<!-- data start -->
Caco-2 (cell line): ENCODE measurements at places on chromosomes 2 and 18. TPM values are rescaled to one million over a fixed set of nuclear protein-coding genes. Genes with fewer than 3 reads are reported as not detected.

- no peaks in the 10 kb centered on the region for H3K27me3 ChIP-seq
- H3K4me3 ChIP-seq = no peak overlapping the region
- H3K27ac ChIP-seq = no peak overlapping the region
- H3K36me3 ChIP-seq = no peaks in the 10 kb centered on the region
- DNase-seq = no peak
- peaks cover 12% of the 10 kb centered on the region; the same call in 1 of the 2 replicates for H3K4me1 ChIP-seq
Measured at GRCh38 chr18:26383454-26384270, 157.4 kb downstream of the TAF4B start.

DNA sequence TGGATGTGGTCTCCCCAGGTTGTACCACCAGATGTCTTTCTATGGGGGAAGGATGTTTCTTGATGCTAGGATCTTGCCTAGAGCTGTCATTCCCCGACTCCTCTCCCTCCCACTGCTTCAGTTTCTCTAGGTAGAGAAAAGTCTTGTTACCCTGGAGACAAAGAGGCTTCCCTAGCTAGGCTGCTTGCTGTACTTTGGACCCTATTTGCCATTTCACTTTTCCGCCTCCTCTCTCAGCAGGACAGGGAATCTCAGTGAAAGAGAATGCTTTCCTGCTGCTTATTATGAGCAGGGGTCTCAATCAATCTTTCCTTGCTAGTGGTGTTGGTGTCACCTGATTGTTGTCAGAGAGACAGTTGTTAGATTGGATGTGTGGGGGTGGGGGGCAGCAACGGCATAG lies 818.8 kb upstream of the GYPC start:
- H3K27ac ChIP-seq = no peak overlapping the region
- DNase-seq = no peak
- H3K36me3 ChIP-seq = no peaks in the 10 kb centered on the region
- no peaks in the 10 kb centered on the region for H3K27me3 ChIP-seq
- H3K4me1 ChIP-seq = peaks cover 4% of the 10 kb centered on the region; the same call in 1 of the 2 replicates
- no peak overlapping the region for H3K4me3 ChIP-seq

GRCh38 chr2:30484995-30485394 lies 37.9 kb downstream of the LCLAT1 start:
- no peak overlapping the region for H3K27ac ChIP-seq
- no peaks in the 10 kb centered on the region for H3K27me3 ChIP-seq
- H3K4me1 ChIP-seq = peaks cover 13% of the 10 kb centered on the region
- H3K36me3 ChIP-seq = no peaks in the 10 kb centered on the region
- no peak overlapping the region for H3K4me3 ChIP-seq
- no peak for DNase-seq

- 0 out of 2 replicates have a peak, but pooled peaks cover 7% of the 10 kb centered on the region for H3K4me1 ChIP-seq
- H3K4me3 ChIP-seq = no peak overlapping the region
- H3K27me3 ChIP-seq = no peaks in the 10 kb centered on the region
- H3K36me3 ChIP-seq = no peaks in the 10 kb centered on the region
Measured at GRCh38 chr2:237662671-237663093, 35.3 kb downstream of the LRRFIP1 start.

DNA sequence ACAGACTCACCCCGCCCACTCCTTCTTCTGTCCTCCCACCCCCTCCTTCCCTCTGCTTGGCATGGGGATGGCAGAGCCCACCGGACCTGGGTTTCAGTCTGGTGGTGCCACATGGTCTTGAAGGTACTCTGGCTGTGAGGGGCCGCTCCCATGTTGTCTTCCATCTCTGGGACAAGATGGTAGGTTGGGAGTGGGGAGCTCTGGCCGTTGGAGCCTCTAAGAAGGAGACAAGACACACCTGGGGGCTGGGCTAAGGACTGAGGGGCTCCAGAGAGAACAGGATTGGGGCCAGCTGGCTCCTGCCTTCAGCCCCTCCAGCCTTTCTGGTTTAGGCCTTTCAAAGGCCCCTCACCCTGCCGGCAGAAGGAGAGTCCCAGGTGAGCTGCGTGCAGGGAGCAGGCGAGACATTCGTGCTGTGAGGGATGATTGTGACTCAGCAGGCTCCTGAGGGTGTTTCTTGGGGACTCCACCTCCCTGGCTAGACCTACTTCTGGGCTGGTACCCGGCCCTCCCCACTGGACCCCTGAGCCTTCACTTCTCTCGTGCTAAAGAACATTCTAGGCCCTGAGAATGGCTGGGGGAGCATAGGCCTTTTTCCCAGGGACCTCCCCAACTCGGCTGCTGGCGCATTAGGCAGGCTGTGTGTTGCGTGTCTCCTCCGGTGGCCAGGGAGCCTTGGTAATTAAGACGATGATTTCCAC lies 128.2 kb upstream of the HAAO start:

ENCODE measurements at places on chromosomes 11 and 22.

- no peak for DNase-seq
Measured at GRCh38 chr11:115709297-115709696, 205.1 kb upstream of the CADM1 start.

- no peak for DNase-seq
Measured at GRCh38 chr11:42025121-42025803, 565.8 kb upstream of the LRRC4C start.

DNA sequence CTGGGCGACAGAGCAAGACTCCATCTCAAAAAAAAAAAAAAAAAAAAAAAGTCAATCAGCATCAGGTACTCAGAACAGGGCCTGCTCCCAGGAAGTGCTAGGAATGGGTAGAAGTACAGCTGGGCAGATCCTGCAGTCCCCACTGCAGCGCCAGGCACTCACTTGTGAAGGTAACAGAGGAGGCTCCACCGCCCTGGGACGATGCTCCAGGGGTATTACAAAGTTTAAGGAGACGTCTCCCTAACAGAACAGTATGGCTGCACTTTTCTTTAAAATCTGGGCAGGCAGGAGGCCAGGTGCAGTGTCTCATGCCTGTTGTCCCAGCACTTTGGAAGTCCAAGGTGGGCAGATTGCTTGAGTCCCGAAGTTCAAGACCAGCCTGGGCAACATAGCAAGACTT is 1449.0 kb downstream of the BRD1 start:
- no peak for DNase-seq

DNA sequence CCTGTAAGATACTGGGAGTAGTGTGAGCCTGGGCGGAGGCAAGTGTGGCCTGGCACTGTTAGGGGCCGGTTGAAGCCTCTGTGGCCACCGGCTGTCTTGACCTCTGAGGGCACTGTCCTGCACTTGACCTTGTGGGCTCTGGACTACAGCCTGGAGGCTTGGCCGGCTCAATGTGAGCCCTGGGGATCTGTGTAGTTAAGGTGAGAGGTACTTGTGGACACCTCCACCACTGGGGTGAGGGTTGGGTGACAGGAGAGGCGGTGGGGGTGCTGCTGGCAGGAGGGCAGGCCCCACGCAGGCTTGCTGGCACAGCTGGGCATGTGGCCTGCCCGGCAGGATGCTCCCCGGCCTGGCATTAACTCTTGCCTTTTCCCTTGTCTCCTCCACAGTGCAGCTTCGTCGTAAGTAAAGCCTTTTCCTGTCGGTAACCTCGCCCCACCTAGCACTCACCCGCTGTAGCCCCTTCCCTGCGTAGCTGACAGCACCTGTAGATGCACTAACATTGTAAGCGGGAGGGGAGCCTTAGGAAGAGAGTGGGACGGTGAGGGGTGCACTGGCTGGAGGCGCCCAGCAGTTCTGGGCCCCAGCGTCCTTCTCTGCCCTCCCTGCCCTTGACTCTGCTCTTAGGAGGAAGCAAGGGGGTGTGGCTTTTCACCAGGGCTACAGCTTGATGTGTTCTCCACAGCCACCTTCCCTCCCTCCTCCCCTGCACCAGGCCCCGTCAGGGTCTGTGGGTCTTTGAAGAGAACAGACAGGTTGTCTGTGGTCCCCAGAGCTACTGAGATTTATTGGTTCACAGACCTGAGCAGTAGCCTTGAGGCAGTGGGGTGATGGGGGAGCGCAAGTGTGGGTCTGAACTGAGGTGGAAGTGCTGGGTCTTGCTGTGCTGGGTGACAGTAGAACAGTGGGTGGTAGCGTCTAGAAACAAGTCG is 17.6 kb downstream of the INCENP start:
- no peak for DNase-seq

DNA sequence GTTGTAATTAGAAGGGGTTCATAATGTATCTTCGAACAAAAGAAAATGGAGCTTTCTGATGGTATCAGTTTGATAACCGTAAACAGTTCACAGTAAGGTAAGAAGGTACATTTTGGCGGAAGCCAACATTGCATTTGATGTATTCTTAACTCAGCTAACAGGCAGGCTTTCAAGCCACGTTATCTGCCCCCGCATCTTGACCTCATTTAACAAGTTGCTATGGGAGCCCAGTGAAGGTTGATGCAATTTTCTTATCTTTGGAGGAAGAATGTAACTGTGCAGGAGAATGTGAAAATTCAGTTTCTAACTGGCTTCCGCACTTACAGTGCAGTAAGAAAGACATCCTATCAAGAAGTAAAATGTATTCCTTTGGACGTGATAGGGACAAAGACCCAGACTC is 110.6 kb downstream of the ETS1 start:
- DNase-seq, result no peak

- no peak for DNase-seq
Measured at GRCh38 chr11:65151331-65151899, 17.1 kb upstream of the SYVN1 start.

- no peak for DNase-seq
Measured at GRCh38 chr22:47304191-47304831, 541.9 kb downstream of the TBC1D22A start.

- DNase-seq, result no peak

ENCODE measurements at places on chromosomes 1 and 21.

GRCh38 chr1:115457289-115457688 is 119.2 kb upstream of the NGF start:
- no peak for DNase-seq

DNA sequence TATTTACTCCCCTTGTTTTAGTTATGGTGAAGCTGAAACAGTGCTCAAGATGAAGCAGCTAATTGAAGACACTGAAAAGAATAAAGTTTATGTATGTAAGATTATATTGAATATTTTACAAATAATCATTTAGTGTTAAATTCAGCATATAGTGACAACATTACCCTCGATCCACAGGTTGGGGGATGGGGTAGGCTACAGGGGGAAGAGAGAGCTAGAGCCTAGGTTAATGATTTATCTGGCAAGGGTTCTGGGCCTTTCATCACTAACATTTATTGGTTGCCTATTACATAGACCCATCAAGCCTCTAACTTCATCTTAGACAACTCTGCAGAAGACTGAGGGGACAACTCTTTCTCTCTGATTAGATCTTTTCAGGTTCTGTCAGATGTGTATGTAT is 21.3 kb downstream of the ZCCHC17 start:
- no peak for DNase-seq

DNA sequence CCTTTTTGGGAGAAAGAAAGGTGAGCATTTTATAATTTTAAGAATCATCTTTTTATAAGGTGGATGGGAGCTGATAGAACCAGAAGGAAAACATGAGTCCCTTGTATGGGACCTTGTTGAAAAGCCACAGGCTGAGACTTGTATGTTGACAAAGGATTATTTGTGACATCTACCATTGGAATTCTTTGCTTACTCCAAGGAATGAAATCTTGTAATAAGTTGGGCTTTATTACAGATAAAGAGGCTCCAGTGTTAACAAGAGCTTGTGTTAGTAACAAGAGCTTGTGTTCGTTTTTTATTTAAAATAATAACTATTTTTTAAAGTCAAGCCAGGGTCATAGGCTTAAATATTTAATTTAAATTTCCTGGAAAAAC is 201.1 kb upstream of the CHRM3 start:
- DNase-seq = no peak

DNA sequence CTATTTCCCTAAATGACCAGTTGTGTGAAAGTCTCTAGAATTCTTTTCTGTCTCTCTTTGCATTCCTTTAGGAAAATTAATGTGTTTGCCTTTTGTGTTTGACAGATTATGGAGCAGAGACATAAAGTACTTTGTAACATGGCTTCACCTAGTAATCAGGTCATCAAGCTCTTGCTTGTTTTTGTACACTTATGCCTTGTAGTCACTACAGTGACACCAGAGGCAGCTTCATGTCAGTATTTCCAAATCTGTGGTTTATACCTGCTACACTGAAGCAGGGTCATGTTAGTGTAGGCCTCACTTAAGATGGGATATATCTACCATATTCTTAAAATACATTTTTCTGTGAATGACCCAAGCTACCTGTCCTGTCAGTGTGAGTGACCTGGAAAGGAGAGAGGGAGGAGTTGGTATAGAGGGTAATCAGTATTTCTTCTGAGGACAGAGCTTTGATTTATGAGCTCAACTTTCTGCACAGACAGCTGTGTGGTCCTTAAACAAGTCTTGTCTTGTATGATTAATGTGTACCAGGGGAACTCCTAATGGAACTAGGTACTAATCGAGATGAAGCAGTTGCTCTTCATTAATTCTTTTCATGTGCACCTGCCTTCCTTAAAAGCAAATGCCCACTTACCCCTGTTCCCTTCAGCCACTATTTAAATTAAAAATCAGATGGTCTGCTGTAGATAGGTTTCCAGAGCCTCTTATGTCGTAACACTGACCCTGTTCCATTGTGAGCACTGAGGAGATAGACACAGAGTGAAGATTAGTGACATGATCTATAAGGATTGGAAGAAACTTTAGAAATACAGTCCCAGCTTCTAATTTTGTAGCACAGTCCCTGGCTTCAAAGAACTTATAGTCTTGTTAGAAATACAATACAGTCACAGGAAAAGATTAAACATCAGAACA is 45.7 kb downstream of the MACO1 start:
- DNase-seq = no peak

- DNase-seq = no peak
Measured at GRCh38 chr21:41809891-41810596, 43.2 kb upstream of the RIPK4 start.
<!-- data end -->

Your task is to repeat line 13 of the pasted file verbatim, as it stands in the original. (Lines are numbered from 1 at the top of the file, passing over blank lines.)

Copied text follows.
- no peaks in the 10 kb centered on the region for H3K27me3 ChIP-seq